From there they will parade through downtown in search of early-evening snacks carrying signs explaining their brutal deaths---in case people don't fully comprehend their cries of "BRAAAAAAIIIIINS!"
"We really wanted to reach out beyond the usual suspects," Hawke says in an effort to explain the risk she's taking in working with these revenge-thirsty beings. "It's not just human zombies, it's a multi-species event and the zombies make great spokes-things against ecocide. We have all lost beloved things to ecocide."
Hawke expects a good crowd thanks to a seance she held with the organizers of Halifax's ever-popular annual zombie walk. "We want to create a fun spectacle, get new people interested in environment and meet people where they're at," Hawke says. "These animals are just a gateway zombie."
She has done considerable outreach to the zombie community via Facebook. I managed to interview some of their representatives--- specifically a zombified Blanding's turtle, polar bear, piping plover and dodo---from a safe distance via email. Their woeful tales of destruction drip with anger.
"Un-undead people love romantic walks on scenic beaches," Piping Plover Zombie tells me. "Some love it so much they also build their houses directly on the beach---not good for my family."
I can almost see the other undead animals nodding their heads between the lines of their emails. The polar bear tells me it drowned when its iceberg melted. "Imagine!!" it writes. "Zombie Polar Bear better swimmer than Kristin Roe."
Sadly, they all admit having developed a taste for brain, even the turtle (which claims to have been killed by a speeding car on an onramp built with stimulus-package money and misfiled gas-tax funds). "I've always been an omnivore," it writes, "chomping on snails and earthworms as well as plants. But then I tasted brains and I've never looked back."
They disagree, however, on why brains are so appealing. "So few humans use their brains," the dodo argues. "If we really wanted to annoy you we'd eat your legs or liver."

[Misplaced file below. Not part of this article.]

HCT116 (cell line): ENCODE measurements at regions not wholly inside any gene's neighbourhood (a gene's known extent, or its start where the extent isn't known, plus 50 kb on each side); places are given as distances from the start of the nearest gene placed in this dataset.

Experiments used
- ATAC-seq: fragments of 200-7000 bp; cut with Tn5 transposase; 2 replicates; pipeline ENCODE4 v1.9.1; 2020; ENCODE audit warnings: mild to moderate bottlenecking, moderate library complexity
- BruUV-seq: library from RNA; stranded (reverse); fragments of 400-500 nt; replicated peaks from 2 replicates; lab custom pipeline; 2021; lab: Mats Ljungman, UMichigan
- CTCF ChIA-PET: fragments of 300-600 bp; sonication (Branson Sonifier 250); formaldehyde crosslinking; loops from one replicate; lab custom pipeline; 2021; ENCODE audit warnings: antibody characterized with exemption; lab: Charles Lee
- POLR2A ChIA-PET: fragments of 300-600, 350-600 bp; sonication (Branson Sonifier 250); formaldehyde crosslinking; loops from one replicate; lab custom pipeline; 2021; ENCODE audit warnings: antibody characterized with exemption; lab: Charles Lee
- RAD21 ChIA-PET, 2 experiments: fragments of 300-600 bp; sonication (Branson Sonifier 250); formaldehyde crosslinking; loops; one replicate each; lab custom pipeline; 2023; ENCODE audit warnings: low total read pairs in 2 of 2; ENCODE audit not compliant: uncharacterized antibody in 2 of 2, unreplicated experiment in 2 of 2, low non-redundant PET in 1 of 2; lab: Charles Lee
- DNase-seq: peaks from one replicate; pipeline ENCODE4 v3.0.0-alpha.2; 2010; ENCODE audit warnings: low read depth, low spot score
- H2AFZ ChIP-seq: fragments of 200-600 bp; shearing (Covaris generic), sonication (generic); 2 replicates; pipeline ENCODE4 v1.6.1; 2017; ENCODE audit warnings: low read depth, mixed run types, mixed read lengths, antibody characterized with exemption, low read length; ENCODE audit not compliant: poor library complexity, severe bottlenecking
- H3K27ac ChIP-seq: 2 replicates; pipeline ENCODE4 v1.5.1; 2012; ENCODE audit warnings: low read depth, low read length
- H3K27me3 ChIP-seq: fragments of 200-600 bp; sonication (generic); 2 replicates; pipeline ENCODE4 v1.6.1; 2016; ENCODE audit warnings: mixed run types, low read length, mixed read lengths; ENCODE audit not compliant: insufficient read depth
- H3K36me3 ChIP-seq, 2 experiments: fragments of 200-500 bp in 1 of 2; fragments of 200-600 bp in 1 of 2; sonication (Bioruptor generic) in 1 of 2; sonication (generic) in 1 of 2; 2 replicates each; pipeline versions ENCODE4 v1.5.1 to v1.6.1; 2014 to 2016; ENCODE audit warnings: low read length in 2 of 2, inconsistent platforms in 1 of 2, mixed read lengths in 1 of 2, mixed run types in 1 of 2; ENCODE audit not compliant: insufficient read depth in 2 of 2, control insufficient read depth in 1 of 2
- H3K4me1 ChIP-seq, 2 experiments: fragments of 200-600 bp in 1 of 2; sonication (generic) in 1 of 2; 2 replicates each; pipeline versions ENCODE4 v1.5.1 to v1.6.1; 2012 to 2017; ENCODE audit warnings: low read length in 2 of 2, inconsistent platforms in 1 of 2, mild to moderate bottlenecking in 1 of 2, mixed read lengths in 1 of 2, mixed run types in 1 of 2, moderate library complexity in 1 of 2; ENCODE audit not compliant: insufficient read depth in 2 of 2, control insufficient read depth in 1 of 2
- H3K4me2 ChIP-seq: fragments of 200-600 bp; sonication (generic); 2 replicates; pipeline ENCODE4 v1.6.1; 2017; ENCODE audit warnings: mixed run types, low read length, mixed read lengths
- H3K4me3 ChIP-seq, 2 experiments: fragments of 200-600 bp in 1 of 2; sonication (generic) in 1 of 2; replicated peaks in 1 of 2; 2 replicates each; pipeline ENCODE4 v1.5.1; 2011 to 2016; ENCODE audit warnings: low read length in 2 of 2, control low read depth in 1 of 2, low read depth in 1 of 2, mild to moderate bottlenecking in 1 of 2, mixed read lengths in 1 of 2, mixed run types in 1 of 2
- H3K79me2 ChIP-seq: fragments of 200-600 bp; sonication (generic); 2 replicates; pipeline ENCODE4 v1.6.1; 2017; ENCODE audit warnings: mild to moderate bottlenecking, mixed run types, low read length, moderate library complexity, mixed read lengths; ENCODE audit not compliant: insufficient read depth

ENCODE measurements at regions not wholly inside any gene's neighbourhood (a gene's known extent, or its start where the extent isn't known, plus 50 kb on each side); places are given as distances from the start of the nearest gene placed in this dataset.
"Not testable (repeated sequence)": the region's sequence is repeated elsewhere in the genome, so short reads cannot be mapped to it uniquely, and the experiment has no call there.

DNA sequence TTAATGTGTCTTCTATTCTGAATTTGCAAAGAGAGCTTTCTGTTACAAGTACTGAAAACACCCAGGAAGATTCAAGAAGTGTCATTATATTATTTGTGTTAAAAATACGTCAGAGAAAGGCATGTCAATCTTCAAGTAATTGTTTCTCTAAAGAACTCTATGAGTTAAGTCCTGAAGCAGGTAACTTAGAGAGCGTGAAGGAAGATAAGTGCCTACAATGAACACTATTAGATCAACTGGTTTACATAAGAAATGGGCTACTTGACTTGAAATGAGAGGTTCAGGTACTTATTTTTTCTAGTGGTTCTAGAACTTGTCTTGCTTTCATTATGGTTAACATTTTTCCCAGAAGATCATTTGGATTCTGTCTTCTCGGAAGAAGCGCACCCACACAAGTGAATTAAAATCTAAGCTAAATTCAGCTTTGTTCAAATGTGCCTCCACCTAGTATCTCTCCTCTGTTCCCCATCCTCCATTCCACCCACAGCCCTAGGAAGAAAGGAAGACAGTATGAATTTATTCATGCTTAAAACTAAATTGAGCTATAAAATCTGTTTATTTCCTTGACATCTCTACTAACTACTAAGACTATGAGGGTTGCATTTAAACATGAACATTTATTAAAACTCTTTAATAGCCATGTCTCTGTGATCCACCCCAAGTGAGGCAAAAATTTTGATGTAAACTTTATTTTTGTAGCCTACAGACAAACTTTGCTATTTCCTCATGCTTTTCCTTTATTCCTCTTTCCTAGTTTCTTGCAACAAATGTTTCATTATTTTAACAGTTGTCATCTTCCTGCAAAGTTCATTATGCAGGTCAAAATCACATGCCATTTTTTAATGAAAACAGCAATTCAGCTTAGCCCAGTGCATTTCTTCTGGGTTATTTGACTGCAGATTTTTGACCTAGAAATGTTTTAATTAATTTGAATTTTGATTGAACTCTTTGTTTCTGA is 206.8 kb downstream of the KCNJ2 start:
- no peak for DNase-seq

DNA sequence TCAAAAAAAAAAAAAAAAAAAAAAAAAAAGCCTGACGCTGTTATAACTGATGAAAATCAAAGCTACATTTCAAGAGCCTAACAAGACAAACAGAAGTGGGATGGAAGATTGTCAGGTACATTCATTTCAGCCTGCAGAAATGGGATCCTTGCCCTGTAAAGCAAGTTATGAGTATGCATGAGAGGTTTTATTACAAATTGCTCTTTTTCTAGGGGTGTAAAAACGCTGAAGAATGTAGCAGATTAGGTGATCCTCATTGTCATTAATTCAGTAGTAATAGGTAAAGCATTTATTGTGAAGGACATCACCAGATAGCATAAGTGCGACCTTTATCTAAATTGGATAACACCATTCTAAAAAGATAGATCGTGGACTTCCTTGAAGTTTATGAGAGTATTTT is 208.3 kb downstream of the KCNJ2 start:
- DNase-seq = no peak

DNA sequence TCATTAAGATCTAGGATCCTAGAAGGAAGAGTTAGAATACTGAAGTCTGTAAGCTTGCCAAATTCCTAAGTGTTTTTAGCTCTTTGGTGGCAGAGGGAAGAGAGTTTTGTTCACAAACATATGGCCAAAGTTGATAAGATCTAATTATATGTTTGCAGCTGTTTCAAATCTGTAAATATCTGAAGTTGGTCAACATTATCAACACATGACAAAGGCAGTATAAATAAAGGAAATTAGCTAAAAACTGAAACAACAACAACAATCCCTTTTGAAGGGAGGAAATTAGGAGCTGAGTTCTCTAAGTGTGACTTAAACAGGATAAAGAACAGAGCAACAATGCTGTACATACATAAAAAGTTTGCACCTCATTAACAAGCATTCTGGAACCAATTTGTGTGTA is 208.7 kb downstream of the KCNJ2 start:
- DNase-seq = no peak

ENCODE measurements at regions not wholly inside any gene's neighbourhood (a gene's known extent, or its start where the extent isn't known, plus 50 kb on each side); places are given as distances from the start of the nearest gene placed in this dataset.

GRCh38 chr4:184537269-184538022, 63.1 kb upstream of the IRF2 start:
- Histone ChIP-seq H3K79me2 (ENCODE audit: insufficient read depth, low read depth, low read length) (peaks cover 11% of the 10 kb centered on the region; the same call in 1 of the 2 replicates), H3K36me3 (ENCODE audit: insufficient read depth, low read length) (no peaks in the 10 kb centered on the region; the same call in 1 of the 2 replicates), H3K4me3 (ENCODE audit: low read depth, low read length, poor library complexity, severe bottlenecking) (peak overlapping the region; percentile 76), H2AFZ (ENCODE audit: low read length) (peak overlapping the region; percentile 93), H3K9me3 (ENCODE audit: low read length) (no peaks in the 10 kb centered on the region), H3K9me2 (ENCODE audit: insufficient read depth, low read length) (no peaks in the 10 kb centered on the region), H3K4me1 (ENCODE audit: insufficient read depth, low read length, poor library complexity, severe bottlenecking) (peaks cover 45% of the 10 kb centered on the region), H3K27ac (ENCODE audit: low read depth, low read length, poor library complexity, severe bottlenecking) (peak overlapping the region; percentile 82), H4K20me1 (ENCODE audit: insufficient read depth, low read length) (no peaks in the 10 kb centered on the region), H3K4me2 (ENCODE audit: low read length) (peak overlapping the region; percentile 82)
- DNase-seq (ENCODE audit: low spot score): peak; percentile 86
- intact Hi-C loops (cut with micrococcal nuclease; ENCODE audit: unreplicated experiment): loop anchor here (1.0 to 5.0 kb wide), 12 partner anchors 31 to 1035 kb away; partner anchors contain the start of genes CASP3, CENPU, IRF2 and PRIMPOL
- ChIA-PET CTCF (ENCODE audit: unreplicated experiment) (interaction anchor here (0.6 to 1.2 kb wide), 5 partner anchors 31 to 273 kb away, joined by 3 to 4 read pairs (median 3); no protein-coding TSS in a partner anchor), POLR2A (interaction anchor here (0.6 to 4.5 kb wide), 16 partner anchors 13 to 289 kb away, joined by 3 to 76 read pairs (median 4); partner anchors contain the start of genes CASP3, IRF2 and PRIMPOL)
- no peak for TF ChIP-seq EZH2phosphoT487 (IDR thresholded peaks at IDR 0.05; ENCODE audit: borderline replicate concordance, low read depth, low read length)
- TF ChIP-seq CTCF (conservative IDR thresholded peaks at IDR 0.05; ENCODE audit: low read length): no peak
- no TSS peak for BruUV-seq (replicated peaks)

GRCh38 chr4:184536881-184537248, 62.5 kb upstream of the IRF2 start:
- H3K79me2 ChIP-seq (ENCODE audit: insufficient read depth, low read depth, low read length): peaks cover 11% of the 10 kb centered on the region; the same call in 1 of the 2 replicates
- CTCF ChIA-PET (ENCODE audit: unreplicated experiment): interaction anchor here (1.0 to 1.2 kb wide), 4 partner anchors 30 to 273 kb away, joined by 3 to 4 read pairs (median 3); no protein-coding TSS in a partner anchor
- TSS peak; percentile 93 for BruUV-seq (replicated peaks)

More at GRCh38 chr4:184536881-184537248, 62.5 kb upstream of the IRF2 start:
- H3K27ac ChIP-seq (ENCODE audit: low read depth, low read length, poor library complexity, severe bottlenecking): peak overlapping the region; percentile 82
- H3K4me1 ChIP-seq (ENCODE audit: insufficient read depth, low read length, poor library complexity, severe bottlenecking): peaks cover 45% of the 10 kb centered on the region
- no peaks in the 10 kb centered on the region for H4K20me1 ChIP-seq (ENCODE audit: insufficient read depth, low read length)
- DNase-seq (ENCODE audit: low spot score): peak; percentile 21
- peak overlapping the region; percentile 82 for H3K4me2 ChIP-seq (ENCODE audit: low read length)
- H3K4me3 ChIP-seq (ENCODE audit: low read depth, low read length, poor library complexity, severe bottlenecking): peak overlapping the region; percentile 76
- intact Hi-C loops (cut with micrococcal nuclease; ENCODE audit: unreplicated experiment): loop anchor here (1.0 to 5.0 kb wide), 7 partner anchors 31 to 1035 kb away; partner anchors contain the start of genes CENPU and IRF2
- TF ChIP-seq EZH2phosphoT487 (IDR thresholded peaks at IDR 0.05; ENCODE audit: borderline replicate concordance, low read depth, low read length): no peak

The polar bear says it's that lack of use that makes brains tender and tasty, while the turtle feels it's our universities that make for "lots of fat, succulent BRAAAAIIIIINS." The plover says it just figures if it tries enough of them it'll eventually find a working model.
Regardless, they are gleeful of the chance to remind Halifax of their plight. "Just call me a gritty reminder that beaches aren't just an ocean playground," Zombie Piping Plover writes. "Birds, foxes, raccoons, deer, squid, flounder, crabs, sand fleas and bank swallows live here, too. I think the un-undead care about beaches and critters and will push to protect them---maybe with a Coastal Act---when they realize how much trouble we're in."
Of course, every cause has its fundamentalist radicals and this one is no exception. The polar bear, in particular, seems hellbent on revenge. "Stupid mancreatures make my ice melt with their coal factories and ride-on mowers and Lamborghinis," it says. "Zombie Polar Bear get even, drip muddy water onto their condo carpets and eat their brains."
For the polar bear, it seems, this coming unluckiest of Fridays is just the beginning. Once on an email rant, it isn't easily stopped. "Get warships off my turf, you haddock-heads," it writes in all caps. "When there lots of ice, nobody fight over so-called sovereignty of arctic space. Oil buried there not worth killing planet."
But it is the Blanding's Turtle Zombie that perhaps best expresses the heart of this new movement. "You un-undead have put my species on the endangered list with your highways between where I used to live and where I used to nest and your houses where my family used to live...I mean, BRRRAAAIIIINS...seriously, can I come eat your brain now? That was the deal, right?"
Chris Benjamin is the author of the critically acclaimed novel Drive-by Saviours.